Sometimes I wish I was a celebrity. Not for the fame. Not for the fans. Not even for the money. But rather, if I was a celebrity and wanted to help people in any country, all I’d have to do is pick-up a phone and a charity would be at my beck and call.
The sad reality is that, even when I’m on location, it can be an uphill battle to team up with large reputable charities. This is regardless of how many times I get my foot in the door, regardless of how many views I can help them get on YouTube, or how many of your donations I can send their way.
I’m not going to bad-mouth any particular charity. But, needless to say, in the hours, days, and weeks since an earthquake struck Haiti, I’ve been working to contact every reptuable international charity out there. If you can think of them – I’ve probably called, emailed, tweeted, or talked to them.
All of them, with maybe one (or two) exceptions, are not interested in teaming up.
At first, the reasons sounded entirely understandable. Some point out things are busy in Haiti and they don’t have the manpower to handle visitors like me. Others insist they are only sending “essential” personnel and resources at this time. Many don’t even reply.
I soon realized that when a charity refers to “visitors like me” they actually mean “non-celebrities like me”. The same charities that were insisting they are sending only “essentially personnel” were also busy hosting, escorting, and helping celebrities get their photos and interviews taken in Haiti.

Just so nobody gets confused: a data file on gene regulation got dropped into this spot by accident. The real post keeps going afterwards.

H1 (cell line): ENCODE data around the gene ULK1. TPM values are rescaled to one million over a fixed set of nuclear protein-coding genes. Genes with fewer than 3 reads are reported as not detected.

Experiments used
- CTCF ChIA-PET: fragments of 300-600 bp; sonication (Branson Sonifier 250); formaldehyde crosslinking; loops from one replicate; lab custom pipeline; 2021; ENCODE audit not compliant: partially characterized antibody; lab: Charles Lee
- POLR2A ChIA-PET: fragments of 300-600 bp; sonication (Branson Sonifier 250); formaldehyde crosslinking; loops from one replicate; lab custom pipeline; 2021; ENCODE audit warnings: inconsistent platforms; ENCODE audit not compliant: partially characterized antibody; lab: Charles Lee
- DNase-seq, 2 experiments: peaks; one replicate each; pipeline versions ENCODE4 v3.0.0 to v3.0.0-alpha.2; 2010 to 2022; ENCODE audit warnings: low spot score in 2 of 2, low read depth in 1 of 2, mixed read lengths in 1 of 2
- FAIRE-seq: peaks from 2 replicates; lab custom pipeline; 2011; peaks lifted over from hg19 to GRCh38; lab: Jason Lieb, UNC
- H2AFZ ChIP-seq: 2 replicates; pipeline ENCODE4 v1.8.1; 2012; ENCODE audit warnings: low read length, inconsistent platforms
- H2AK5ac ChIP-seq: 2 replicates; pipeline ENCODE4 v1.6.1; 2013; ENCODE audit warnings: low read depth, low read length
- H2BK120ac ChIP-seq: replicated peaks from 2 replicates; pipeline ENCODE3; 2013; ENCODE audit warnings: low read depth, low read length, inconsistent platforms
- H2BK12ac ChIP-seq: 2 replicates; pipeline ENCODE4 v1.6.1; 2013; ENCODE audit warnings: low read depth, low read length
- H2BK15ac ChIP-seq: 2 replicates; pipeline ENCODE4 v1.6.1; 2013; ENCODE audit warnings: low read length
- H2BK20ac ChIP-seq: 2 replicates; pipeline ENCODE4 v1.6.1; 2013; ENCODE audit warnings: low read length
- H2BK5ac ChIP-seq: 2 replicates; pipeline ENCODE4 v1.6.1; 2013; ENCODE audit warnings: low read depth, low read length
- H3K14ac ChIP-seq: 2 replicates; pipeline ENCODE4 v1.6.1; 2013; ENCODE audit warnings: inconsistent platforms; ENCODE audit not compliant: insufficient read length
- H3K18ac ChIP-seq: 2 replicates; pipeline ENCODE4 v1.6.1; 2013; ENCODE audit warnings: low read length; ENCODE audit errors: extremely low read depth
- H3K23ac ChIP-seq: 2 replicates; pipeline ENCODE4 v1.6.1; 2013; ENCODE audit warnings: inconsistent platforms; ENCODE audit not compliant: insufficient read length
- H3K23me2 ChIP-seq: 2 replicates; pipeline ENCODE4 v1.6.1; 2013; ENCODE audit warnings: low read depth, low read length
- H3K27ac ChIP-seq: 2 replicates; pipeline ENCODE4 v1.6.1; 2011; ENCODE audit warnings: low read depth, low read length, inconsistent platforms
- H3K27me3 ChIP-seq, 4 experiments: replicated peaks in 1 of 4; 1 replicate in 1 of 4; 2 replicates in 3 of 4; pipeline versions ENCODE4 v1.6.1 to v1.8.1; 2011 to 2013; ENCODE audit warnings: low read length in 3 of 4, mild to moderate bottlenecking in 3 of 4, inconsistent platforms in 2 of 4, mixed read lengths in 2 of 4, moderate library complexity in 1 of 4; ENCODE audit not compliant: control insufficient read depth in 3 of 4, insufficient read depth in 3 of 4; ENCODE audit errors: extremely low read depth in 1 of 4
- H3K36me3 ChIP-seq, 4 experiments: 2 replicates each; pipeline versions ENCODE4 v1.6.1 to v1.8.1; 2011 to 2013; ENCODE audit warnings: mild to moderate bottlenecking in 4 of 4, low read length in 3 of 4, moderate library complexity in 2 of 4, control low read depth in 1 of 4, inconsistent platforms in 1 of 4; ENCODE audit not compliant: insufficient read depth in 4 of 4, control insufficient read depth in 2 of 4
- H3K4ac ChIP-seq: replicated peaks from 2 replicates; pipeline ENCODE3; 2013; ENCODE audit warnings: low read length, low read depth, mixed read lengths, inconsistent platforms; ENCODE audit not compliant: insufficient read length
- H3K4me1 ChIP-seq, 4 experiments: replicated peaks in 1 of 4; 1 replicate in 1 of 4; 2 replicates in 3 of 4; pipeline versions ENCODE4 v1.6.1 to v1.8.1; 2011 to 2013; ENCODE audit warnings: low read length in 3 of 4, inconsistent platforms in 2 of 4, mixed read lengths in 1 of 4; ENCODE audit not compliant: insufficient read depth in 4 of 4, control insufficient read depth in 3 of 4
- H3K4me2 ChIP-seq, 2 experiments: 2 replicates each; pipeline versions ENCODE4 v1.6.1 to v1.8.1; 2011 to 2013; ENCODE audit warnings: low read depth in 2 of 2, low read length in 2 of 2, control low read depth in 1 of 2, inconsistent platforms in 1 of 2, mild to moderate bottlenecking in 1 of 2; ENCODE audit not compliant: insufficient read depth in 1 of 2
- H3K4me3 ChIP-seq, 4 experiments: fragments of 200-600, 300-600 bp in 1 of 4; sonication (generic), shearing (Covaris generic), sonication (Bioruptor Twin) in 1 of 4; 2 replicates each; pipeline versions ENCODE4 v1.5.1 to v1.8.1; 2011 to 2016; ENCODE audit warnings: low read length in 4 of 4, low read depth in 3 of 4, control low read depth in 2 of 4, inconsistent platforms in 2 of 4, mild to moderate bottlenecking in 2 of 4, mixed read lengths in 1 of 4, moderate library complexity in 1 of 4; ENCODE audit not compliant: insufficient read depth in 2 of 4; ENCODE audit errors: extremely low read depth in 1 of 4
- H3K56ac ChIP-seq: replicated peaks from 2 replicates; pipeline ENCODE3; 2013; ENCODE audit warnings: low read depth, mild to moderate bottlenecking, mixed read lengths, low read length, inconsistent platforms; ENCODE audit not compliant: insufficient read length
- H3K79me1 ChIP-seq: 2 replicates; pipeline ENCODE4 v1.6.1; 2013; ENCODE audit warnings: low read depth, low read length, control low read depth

If it sounds like I’m jealous – that’s not what I’m getting at. If “celebrity drive-bys” (being someplace long enough to have your photo taken and have a walking interview like the one pictured above) translated to more awareness, support, and donations for a charity – I’d be all for it.
But I’m not convinced it actually helps.
On social media sites, these photos, videos, and blogs tend to flounder. In most cases, they are lucky to get even a 100 views. And that matters because it’s only on internet where it’s easy to translate views into actual support – because the donate button (and charity’s website) is just a click away.
You could argue that when celebrities make photo-ops like these, they get picked up on the news. But, I think most of us have a built-in filter when it comes to what we see on TV. Don’t believe me? Let me ask you: if you are in the UK, did you know Alexandra Burke (pictured above) went to Haiti? If you are in the USA, did you know American Idol’s Kris Allen went and sang songs for mothers living in tents in Haiti?
Better yet – did you actually care? Or did you just see this as another PR stunt?
For the three of you that did care and did know about this – I stand corrected. For the other 99% of you, this highlights a theme that I’ve been talking about for a while: charities just don’t get it. Many of them are stuck in an era when all you needed to get a spotlight on a cause was to snag a celebrity. Let me ask you this: is there a celeb out there that isn’t supporting some charitable cause?
But this is far worse than charities merely being stuck in a bygone era. This is about charities having two-tiers – with regular folks being second class citizens. For regular folks like you and me, it’s just about us sending them money.… and maybe getting us to bug our friends to send money as well. A charity’s “social media strategy” consists entirely of asking us retweet this, blog that, or to post something on our facebook profile.
But, if you’re a celebrity, you just have to pick up a phone and you’ll have an entourage of aid workers in any country you wish. This is despite the fact that, thanks to social media, if regular folks had half that privilege they could probably raise more awareness, generate more engagement, and (bottom line) help more people.
For charities to enter the 21st century, they’re going to have stop focusing on celebrities – and start focusing on the citizen spokesperson.